If you struggle with overthinking and underperforming, you’re not alone. Endless meetings, emails, projects, to-do’s, choices, decisions, information can add up to serious overwhelm — and serious indecision. Hello analysis paralysis…
That’s why, when faced with these ongoing daily pressures and information overload, many exhibit what’s known as analysis paralysis: over-analyzing information while accomplishing virtually nothing. Analysis paralysis and overwhelm are killing our ability to execute effectively in times of uncertainty.
The Paralyzing Paradox of Choice
Psychologist Barry Schwartz found that, while increased choice allows us to achieve better results, it also leads to greater anxiety, dissatisfaction, paralysis and indecision. In this paradox of choice, our unlimited access to information often leads to fear of making the wrong decision. This causes us to spin our wheels on a seemingly inescapable hamster wheel of analysis paralysis.
In the meantime, we are getting nowhere on what’s really meaningful to us.
Instead of absorbing and then acting on the information we’re being inundated with, with analysis paralysis, we absorb it.
We get overwhelmed.
And then we simply…freeze up.
But when it’s your job as a leader to make effective decisions under pressure, you can’t afford to let indecision stop you from taking the necessary action to achieve your goals.
So, how do we overcome overwhelm, and maintain the forward momentum we need for success?
The stuck feeling of analysis paralysis — the junction of fear, perfectionism, and distractions that stops us from moving forward — is only escapable if we make decisions and choices to get unstuck, and then take action.
But to do this, you first have to develop a mental framework that will catapult you through indecision, and into consistent action.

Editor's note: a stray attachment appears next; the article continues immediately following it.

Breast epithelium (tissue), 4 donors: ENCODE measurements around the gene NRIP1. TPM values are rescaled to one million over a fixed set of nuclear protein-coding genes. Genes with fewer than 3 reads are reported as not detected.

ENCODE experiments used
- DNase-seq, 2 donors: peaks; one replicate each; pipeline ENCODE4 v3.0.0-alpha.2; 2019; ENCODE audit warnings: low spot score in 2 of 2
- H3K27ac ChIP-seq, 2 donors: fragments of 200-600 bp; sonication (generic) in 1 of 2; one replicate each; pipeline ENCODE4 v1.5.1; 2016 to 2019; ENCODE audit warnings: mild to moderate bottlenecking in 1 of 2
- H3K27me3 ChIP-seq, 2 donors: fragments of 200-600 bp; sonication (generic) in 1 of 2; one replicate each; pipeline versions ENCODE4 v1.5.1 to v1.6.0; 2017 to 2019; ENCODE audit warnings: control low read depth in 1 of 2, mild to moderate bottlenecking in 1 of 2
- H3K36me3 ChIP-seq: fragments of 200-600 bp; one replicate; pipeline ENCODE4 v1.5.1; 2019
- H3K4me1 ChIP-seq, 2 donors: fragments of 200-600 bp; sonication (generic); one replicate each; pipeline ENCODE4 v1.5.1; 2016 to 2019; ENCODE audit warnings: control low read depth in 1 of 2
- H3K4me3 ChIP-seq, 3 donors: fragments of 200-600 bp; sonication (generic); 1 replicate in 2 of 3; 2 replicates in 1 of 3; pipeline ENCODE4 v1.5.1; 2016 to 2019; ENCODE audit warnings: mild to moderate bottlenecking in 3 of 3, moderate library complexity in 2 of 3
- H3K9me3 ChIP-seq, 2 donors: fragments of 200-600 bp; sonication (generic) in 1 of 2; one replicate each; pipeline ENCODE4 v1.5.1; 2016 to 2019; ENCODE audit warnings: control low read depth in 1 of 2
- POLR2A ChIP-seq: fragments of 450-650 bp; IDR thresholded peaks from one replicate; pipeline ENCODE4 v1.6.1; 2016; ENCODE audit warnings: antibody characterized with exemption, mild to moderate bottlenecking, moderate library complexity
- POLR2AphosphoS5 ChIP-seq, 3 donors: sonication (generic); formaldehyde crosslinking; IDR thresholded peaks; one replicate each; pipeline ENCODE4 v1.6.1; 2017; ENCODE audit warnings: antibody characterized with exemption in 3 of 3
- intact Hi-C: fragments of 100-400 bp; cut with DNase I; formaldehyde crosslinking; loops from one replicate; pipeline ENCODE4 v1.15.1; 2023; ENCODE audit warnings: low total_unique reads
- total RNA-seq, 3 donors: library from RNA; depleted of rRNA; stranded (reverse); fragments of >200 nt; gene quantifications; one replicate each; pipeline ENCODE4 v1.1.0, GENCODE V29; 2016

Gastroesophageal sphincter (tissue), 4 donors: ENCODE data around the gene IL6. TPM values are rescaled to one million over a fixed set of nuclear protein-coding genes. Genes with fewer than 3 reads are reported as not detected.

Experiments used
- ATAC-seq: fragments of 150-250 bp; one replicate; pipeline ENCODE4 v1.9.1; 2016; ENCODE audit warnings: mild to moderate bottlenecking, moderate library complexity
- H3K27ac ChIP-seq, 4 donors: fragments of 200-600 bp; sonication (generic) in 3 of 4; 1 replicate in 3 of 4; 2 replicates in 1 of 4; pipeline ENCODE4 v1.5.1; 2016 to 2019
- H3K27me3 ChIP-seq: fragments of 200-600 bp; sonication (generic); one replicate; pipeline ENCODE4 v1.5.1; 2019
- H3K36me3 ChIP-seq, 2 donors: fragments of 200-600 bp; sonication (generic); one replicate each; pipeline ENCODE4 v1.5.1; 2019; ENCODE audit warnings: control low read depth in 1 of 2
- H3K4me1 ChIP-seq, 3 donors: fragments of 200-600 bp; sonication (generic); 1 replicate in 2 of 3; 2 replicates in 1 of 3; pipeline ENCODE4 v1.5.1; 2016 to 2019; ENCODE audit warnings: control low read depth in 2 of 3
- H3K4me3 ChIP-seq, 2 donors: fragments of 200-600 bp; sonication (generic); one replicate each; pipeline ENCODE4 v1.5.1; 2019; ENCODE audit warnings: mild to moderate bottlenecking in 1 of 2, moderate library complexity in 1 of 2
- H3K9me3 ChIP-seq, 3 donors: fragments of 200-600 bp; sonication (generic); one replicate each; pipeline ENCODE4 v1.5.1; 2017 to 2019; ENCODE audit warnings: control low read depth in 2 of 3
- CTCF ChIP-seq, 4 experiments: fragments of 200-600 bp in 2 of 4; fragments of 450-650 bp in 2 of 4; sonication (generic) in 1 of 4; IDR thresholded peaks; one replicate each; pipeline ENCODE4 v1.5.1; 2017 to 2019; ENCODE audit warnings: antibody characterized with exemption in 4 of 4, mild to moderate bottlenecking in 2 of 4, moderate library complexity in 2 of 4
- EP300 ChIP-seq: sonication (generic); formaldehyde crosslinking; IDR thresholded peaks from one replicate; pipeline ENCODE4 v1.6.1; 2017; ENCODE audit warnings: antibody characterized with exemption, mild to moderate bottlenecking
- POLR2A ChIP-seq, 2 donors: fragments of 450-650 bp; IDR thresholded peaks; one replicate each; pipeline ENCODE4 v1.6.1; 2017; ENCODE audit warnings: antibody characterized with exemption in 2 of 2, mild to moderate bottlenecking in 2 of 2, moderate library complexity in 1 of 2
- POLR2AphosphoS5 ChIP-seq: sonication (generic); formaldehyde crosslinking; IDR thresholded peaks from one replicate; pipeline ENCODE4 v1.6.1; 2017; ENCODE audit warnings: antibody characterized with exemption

Developing a Mental Framework for Success
The ability to break free of analysis paralysis, take action, and make good decisions under pressure, ultimately comes down to creating mental models that automate our decision-making and neutralize our anxiety.
Easy peasey, right?
Well, sort of…
Developing mental models means training yourself in a series of habits, steps or questions regarding how to think in an emergency.
This gives you a foundation so you can effortlessly respond, remain focused on what’s really in your Span of Control, and ignore distractions.
This mental framework helps you quickly interpret a situation and make better decisions.
You’re essentially training your brain to focus on the most critical matter at hand—and then ignore the rest.
Does a quarterback have to consider his next move once he catches the ball?
Do you think a Navy fighter pilot needs to read the aircraft manual every single time to remember how to make a smooth landing?
Of course not!
Years of training have made these actions like second nature. Even when the circumstances are different — more chaotic, stressful, and uncertain — the responses and action steps are the same.
Habits and routine behaviors so natural you don’t need to give them much thought, are critical to success. The beauty of creating habits is that, after a while, you don’t even have to think about them.
They don’t control your every conscious thought — you just execute.
These habits will define your future, and mental models are essential to developing these habits.
Creating a Course of Action to Combat Analysis Paralysis
A Course of Action is a type of mental model that outlines the steps you need to take to achieve success.
To deal with peak overwhelm, create a go-to list of three everyday actions that will help you re-center and refocus, so you can make the best decision and take the right action.
When your brain doesn’t have the capacity to think sharply due to task overload, rely on this Course of Action to move you forward.
Here’s a simple example of what a Course of Action might look like when you’re feeling overwhelmed:
- Gather information and put it down on paper
- Interpret the info (but don’t get stuck there!)
- Make a list of pros and cons regarding the opportunity.
Even if your list is as simple as going for a run, calling a friend and making some tea, just remember: they must all be things directly within your Span of Control that bring you clarity and return your focus.
Make these steps a habit to overcome analysis paralysis and support effective decision-making in high-pressure situations.